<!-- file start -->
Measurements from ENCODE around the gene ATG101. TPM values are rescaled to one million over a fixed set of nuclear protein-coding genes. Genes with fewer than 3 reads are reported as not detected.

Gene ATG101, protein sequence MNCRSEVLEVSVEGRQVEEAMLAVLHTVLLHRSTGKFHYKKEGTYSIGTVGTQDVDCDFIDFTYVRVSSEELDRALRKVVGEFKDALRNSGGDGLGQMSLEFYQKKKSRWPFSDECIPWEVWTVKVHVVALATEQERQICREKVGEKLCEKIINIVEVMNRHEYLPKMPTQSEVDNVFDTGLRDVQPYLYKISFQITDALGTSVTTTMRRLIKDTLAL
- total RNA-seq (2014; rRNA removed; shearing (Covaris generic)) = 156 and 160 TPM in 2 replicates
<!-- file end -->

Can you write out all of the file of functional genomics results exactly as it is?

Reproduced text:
Measurements from ENCODE around the gene ATG101. TPM values are rescaled to one million over a fixed set of nuclear protein-coding genes. Genes with fewer than 3 reads are reported as not detected.

Gene ATG101, protein sequence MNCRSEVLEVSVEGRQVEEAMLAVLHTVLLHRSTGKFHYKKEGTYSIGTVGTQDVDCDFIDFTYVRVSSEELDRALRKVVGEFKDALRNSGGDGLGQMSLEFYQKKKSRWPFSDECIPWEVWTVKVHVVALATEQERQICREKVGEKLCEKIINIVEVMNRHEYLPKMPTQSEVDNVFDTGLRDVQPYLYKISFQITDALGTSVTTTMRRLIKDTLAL
- total RNA-seq (2014; rRNA removed; shearing (Covaris generic)) = 156 and 160 TPM in 2 replicates